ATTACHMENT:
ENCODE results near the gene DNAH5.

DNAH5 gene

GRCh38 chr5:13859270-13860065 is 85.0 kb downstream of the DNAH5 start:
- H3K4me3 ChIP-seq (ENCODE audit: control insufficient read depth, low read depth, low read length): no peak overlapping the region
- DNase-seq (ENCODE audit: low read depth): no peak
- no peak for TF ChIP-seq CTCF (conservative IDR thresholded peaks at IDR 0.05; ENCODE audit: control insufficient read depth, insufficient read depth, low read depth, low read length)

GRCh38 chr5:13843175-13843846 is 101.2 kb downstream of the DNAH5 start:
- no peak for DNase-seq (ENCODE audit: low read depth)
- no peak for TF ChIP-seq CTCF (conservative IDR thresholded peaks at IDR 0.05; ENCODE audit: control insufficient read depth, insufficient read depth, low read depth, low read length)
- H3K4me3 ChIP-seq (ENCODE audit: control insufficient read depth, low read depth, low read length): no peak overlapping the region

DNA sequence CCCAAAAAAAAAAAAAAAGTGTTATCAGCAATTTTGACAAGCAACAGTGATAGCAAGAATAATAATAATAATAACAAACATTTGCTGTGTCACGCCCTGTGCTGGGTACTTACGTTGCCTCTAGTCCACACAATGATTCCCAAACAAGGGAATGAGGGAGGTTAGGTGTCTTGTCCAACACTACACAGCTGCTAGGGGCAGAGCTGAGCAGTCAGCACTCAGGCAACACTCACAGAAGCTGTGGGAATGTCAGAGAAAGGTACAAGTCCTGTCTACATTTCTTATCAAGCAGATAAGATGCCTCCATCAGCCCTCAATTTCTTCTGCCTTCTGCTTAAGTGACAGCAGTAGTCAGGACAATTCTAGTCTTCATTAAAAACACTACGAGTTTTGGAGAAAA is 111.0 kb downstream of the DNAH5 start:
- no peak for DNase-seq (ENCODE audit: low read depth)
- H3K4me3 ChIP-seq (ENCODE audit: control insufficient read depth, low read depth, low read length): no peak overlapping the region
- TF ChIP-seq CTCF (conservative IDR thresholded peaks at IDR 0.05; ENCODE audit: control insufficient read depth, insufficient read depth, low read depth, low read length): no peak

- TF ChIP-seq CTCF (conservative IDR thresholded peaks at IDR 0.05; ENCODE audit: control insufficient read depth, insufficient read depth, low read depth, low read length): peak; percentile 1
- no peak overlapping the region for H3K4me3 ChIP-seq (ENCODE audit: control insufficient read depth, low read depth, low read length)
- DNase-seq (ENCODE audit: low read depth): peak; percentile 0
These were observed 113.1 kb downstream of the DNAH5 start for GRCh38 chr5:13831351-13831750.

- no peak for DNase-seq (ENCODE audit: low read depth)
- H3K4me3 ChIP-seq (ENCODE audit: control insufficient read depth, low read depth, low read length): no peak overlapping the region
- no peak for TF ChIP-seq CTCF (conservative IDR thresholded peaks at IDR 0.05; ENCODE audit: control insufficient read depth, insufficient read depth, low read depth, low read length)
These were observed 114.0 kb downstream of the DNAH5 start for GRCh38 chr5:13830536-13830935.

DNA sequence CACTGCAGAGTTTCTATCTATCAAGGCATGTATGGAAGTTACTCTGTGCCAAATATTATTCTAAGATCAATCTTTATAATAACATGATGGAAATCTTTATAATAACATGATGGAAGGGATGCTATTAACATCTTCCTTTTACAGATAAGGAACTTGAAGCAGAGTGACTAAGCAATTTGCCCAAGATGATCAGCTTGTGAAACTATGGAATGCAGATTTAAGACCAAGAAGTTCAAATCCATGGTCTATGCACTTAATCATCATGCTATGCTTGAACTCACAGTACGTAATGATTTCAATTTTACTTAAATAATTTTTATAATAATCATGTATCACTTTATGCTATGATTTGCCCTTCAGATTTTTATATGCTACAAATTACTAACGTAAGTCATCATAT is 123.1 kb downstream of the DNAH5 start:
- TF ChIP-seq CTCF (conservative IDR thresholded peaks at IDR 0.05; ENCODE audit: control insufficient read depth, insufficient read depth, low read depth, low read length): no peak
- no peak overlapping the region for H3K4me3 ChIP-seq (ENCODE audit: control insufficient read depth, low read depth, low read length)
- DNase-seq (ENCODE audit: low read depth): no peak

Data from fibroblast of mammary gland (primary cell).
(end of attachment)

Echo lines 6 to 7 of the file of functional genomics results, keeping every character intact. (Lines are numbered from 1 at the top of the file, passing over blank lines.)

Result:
- no peak for TF ChIP-seq CTCF (conservative IDR thresholded peaks at IDR 0.05; ENCODE audit: control insufficient read depth, insufficient read depth, low read depth, low read length)

GRCh38 chr5:13843175-13843846 is 101.2 kb downstream of the DNAH5 start: